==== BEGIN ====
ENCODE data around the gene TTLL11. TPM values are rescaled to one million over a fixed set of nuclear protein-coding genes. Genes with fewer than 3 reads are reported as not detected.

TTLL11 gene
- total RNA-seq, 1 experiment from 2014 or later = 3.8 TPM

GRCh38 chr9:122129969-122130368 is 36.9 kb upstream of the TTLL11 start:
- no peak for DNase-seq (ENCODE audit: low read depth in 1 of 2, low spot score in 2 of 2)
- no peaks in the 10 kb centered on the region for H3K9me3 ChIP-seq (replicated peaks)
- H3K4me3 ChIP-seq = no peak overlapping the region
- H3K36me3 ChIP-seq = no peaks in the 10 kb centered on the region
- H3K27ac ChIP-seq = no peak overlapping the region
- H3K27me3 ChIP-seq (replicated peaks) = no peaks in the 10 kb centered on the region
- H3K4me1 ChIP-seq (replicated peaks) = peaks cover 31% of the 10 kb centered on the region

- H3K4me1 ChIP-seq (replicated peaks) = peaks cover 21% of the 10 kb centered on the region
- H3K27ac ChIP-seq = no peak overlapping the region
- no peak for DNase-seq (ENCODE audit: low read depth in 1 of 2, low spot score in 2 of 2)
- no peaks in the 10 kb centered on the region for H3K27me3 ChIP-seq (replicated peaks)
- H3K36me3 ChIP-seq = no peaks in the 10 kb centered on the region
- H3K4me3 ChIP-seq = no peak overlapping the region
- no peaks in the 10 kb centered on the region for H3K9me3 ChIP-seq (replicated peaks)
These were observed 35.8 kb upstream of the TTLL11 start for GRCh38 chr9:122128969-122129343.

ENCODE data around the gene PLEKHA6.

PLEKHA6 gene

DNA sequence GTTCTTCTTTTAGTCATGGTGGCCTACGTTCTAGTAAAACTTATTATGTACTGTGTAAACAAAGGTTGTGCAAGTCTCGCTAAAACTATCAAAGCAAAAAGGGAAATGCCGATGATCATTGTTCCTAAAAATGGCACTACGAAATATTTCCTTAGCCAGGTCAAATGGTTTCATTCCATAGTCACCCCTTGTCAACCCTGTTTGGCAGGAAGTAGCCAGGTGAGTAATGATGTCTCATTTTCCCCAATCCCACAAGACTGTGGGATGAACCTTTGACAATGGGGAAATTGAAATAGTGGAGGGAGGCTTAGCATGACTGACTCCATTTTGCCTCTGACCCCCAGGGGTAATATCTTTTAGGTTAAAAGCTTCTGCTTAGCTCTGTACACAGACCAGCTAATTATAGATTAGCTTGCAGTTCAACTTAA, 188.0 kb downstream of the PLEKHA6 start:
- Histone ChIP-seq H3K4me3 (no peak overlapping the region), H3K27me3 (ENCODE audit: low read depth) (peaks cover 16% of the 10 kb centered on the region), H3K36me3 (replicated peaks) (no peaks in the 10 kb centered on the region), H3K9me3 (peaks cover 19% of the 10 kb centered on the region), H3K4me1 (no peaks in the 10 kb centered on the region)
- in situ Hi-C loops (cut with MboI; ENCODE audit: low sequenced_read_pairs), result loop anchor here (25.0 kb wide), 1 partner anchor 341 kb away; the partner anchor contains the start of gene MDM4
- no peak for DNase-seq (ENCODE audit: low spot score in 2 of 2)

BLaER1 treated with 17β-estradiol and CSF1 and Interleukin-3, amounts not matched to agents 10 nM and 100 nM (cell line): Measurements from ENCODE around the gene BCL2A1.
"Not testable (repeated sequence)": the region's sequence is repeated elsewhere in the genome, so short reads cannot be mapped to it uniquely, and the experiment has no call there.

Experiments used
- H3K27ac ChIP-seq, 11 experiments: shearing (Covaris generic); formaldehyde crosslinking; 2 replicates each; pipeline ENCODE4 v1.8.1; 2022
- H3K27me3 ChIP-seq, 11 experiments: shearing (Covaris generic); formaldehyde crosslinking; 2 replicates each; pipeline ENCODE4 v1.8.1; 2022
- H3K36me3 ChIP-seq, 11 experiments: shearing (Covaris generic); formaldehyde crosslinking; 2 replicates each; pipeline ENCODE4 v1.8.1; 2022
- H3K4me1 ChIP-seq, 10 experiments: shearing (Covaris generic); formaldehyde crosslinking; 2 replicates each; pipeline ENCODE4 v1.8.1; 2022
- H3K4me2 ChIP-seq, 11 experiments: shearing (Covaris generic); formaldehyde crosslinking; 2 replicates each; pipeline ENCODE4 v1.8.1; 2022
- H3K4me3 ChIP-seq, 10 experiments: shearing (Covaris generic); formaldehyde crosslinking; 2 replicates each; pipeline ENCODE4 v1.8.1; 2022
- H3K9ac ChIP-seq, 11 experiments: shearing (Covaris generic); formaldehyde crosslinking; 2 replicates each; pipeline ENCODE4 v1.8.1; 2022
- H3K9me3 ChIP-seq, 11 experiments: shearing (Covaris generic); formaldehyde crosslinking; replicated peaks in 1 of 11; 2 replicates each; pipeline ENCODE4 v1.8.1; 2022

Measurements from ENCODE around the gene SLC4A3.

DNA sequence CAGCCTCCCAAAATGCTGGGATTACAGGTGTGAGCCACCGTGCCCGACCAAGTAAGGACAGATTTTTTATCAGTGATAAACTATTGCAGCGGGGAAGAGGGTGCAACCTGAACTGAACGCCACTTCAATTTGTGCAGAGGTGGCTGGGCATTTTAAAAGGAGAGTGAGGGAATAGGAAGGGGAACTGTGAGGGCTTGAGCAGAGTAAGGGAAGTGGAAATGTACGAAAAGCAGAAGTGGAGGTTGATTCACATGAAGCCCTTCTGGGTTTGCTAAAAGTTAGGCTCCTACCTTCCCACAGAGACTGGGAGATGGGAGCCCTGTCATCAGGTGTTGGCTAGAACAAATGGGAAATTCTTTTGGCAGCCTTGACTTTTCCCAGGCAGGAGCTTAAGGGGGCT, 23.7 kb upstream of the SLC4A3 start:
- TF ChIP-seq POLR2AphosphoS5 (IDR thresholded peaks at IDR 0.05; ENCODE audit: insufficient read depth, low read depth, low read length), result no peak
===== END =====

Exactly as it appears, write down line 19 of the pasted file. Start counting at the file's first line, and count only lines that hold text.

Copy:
These were observed 35.8 kb upstream of the TTLL11 start for GRCh38 chr9:122128969-122129343.